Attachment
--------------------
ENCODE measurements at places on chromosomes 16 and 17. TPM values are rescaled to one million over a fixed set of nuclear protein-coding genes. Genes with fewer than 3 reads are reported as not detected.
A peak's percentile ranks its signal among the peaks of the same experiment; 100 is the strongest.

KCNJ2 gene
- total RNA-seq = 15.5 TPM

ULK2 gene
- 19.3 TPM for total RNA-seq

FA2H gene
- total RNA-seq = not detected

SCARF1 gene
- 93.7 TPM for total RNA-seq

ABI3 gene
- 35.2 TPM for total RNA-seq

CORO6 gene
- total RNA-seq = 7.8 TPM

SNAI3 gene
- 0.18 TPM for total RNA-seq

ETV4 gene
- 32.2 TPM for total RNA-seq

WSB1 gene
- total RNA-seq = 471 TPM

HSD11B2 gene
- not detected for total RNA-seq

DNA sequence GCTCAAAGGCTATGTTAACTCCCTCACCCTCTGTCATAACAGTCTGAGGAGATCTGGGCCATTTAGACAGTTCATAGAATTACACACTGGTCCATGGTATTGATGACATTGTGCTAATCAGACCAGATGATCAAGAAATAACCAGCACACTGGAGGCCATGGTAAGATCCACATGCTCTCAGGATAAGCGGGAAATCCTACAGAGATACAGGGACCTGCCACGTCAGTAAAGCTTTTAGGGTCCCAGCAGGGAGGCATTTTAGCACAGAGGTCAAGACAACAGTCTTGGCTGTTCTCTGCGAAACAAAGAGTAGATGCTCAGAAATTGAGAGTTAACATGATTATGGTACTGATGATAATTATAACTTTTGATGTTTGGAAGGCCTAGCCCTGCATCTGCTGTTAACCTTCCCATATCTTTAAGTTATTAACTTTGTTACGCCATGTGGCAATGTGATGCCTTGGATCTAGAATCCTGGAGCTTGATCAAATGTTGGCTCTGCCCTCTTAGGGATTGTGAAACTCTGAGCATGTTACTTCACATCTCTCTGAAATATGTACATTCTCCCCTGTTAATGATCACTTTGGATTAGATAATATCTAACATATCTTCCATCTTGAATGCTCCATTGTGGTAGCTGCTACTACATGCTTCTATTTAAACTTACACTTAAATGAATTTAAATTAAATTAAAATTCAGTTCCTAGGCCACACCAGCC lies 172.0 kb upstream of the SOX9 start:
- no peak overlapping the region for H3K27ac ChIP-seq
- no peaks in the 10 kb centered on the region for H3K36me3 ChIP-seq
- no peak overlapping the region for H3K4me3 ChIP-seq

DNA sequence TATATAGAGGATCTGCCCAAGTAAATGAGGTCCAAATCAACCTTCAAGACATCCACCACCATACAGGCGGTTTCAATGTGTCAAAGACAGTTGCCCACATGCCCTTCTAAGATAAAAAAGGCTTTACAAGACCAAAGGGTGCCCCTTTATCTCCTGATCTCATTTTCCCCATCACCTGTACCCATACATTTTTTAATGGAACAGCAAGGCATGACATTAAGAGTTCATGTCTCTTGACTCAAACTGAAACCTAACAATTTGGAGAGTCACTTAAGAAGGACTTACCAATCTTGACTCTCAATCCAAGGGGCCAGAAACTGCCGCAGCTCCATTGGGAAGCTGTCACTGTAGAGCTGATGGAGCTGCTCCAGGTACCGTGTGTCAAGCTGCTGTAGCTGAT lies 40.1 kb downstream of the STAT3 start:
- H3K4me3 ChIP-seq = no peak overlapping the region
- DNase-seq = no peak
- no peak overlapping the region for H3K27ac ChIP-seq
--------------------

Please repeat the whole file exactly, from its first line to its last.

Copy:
ENCODE measurements at places on chromosomes 16 and 17. TPM values are rescaled to one million over a fixed set of nuclear protein-coding genes. Genes with fewer than 3 reads are reported as not detected.
A peak's percentile ranks its signal among the peaks of the same experiment; 100 is the strongest.

KCNJ2 gene
- total RNA-seq = 15.5 TPM

ULK2 gene
- 19.3 TPM for total RNA-seq

FA2H gene
- total RNA-seq = not detected

SCARF1 gene
- 93.7 TPM for total RNA-seq

ABI3 gene
- 35.2 TPM for total RNA-seq

CORO6 gene
- total RNA-seq = 7.8 TPM

SNAI3 gene
- 0.18 TPM for total RNA-seq

ETV4 gene
- 32.2 TPM for total RNA-seq

WSB1 gene
- total RNA-seq = 471 TPM

HSD11B2 gene
- not detected for total RNA-seq

DNA sequence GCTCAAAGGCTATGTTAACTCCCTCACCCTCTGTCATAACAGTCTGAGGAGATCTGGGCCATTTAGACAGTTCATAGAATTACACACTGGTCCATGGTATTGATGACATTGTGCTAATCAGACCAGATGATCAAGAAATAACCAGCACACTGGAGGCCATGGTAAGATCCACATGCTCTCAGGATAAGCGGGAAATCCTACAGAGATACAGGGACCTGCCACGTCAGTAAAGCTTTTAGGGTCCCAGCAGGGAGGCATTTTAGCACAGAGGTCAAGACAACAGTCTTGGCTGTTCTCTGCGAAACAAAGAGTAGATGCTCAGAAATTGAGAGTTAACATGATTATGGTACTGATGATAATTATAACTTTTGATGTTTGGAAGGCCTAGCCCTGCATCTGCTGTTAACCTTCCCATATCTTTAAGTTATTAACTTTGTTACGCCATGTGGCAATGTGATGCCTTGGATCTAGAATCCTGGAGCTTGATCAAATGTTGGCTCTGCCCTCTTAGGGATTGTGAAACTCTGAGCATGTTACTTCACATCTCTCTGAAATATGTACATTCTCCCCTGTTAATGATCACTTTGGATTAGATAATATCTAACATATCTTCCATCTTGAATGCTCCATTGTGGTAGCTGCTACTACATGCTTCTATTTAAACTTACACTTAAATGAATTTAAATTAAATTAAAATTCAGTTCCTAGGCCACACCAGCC lies 172.0 kb upstream of the SOX9 start:
- no peak overlapping the region for H3K27ac ChIP-seq
- no peaks in the 10 kb centered on the region for H3K36me3 ChIP-seq
- no peak overlapping the region for H3K4me3 ChIP-seq

DNA sequence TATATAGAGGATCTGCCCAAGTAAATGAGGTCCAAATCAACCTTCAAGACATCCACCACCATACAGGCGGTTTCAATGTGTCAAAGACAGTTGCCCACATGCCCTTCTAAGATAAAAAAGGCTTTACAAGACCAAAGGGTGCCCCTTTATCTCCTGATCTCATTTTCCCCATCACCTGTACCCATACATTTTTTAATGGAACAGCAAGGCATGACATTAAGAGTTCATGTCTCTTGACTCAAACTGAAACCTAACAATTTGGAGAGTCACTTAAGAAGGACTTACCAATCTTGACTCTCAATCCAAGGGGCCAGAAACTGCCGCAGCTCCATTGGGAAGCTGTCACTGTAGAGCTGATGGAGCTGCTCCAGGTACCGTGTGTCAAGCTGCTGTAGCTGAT lies 40.1 kb downstream of the STAT3 start:
- H3K4me3 ChIP-seq = no peak overlapping the region
- DNase-seq = no peak
- no peak overlapping the region for H3K27ac ChIP-seq